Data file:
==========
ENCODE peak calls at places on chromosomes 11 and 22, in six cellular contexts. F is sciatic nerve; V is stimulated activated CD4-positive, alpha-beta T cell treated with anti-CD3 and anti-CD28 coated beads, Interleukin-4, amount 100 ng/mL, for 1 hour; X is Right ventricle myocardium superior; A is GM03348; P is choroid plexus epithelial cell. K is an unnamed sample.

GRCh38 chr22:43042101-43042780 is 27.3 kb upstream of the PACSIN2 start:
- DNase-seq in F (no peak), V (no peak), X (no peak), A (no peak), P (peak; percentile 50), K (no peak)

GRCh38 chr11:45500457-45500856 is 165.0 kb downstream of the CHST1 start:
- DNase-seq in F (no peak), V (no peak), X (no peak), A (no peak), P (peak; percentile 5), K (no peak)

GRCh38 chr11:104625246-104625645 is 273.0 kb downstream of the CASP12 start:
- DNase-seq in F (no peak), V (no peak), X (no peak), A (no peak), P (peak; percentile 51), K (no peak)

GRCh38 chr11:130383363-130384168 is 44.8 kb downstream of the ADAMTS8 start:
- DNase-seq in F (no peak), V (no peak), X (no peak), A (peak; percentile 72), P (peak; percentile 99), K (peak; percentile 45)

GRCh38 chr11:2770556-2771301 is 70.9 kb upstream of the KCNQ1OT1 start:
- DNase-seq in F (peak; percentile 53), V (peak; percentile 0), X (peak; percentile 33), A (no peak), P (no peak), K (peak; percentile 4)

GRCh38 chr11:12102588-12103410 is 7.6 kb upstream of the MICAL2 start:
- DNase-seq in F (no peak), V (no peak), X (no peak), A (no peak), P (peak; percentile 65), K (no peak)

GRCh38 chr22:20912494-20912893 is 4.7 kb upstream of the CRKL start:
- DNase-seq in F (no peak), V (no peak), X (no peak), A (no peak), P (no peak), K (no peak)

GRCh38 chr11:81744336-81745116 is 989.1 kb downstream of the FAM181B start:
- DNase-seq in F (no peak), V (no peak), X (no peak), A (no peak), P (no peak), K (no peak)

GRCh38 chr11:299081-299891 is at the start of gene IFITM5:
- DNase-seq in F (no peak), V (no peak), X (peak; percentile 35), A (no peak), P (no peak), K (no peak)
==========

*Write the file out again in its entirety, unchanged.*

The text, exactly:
ENCODE peak calls at places on chromosomes 11 and 22, in six cellular contexts. F is sciatic nerve; V is stimulated activated CD4-positive, alpha-beta T cell treated with anti-CD3 and anti-CD28 coated beads, Interleukin-4, amount 100 ng/mL, for 1 hour; X is Right ventricle myocardium superior; A is GM03348; P is choroid plexus epithelial cell. K is an unnamed sample.

GRCh38 chr22:43042101-43042780 is 27.3 kb upstream of the PACSIN2 start:
- DNase-seq in F (no peak), V (no peak), X (no peak), A (no peak), P (peak; percentile 50), K (no peak)

GRCh38 chr11:45500457-45500856 is 165.0 kb downstream of the CHST1 start:
- DNase-seq in F (no peak), V (no peak), X (no peak), A (no peak), P (peak; percentile 5), K (no peak)

GRCh38 chr11:104625246-104625645 is 273.0 kb downstream of the CASP12 start:
- DNase-seq in F (no peak), V (no peak), X (no peak), A (no peak), P (peak; percentile 51), K (no peak)

GRCh38 chr11:130383363-130384168 is 44.8 kb downstream of the ADAMTS8 start:
- DNase-seq in F (no peak), V (no peak), X (no peak), A (peak; percentile 72), P (peak; percentile 99), K (peak; percentile 45)

GRCh38 chr11:2770556-2771301 is 70.9 kb upstream of the KCNQ1OT1 start:
- DNase-seq in F (peak; percentile 53), V (peak; percentile 0), X (peak; percentile 33), A (no peak), P (no peak), K (peak; percentile 4)

GRCh38 chr11:12102588-12103410 is 7.6 kb upstream of the MICAL2 start:
- DNase-seq in F (no peak), V (no peak), X (no peak), A (no peak), P (peak; percentile 65), K (no peak)

GRCh38 chr22:20912494-20912893 is 4.7 kb upstream of the CRKL start:
- DNase-seq in F (no peak), V (no peak), X (no peak), A (no peak), P (no peak), K (no peak)

GRCh38 chr11:81744336-81745116 is 989.1 kb downstream of the FAM181B start:
- DNase-seq in F (no peak), V (no peak), X (no peak), A (no peak), P (no peak), K (no peak)

GRCh38 chr11:299081-299891 is at the start of gene IFITM5:
- DNase-seq in F (no peak), V (no peak), X (peak; percentile 35), A (no peak), P (no peak), K (no peak)